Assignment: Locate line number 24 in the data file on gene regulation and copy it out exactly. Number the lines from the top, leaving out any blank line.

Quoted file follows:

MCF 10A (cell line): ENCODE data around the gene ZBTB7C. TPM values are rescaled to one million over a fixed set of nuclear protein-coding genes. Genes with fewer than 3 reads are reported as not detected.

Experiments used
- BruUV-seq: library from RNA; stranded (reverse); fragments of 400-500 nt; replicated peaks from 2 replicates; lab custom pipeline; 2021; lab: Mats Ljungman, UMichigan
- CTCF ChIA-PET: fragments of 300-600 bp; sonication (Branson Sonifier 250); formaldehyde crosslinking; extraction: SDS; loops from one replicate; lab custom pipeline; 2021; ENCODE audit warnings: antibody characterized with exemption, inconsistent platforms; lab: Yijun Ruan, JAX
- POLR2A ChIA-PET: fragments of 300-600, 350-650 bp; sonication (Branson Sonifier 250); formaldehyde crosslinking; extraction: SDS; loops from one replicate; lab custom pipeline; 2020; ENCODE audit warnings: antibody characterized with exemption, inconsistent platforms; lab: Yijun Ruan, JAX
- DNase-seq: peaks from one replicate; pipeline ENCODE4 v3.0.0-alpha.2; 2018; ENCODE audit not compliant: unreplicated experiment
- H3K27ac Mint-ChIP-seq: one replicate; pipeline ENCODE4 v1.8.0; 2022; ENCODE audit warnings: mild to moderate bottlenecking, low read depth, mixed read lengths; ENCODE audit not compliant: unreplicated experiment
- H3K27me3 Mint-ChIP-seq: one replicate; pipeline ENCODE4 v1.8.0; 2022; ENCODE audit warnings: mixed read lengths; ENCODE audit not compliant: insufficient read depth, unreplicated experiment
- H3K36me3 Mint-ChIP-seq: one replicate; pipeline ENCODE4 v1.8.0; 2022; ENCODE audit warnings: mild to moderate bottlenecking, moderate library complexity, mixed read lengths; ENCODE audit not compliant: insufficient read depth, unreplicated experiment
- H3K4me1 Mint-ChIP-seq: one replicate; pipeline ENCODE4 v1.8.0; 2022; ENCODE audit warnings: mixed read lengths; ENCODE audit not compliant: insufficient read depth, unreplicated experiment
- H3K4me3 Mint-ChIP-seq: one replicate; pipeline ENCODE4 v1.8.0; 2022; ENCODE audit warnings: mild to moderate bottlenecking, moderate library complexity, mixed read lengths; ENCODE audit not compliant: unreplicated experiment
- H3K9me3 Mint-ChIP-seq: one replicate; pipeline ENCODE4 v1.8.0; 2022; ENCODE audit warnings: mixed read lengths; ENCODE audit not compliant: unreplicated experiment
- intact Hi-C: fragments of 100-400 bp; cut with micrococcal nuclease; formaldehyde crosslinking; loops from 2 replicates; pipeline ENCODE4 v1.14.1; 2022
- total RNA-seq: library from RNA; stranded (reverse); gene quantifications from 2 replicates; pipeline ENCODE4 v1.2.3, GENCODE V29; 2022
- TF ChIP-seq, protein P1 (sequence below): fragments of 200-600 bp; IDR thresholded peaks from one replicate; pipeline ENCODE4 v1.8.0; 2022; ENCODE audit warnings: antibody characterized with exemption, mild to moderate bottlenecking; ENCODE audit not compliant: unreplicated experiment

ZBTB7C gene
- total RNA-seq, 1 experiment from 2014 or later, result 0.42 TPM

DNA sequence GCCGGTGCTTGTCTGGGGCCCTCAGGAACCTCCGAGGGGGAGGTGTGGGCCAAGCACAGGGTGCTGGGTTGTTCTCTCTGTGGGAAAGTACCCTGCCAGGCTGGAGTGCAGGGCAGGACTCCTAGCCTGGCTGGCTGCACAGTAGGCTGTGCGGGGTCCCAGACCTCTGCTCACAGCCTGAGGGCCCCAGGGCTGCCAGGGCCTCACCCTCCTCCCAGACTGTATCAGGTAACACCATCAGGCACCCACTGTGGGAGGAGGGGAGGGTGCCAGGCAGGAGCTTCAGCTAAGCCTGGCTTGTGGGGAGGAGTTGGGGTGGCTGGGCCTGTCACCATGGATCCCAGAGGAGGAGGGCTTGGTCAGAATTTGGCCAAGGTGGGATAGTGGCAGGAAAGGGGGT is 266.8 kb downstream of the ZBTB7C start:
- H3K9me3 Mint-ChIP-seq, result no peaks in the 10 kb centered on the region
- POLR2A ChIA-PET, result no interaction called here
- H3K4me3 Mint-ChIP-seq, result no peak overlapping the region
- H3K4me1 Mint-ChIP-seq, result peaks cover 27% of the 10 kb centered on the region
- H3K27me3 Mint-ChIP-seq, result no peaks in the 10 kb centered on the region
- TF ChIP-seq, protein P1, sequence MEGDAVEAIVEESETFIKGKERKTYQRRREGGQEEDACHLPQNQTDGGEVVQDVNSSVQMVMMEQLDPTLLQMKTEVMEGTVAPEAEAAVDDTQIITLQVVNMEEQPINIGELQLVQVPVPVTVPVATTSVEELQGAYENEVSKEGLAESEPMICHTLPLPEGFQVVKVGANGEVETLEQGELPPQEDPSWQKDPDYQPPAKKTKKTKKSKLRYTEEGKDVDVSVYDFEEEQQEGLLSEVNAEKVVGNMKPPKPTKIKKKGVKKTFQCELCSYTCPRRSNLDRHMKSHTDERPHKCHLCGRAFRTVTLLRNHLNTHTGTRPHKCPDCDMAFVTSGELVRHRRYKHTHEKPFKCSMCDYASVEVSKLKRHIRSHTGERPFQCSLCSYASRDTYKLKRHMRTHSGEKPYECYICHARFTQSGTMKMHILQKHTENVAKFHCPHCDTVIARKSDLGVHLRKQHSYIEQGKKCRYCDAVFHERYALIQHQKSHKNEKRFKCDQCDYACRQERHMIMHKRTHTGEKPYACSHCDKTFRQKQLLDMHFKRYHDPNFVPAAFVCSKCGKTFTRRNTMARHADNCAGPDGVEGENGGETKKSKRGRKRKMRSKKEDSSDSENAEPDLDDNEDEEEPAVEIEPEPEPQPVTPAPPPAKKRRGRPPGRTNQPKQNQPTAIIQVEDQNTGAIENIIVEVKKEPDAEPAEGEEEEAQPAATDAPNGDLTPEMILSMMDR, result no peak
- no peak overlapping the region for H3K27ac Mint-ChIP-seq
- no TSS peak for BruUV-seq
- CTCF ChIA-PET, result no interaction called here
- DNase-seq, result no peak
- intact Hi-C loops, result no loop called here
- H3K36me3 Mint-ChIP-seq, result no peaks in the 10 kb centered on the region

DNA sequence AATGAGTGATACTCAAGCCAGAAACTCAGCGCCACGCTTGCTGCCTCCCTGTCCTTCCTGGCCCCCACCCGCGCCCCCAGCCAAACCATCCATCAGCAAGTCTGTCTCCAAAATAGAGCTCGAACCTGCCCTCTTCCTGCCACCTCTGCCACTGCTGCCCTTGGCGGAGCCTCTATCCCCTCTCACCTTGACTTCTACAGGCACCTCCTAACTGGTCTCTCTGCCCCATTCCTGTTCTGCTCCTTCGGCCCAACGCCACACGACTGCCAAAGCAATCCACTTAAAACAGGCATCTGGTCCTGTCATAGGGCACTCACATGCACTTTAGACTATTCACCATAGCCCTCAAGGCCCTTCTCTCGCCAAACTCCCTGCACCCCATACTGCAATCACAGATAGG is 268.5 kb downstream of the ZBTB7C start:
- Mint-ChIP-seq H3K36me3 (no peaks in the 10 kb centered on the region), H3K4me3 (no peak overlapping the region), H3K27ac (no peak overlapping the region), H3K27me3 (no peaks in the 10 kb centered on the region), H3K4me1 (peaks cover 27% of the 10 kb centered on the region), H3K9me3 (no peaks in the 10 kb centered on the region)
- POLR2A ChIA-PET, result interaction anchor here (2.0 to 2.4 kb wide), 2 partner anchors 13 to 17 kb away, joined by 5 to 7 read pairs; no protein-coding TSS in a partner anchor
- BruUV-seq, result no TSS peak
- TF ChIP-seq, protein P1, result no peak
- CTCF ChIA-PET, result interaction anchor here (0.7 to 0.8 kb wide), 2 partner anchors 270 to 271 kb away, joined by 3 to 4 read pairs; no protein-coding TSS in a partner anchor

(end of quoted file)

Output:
- TF ChIP-seq, protein P1, sequence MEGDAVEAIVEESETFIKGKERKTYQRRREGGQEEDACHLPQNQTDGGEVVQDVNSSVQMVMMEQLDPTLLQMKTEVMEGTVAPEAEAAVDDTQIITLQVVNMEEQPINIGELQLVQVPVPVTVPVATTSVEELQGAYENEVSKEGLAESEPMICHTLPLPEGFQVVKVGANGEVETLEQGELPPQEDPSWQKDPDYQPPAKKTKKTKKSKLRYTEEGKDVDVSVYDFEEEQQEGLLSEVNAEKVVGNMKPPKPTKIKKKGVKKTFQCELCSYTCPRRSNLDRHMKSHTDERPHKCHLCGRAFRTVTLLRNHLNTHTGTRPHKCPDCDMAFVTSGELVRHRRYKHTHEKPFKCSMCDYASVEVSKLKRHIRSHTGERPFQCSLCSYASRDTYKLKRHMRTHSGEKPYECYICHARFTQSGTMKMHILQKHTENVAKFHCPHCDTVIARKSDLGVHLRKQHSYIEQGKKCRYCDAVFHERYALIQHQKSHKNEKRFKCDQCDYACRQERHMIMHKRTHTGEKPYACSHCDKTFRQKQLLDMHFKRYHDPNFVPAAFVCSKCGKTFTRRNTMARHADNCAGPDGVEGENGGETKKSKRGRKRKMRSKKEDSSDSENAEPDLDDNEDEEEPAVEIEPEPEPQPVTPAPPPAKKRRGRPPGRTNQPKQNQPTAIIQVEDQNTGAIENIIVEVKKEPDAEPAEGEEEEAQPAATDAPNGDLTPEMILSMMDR, result no peak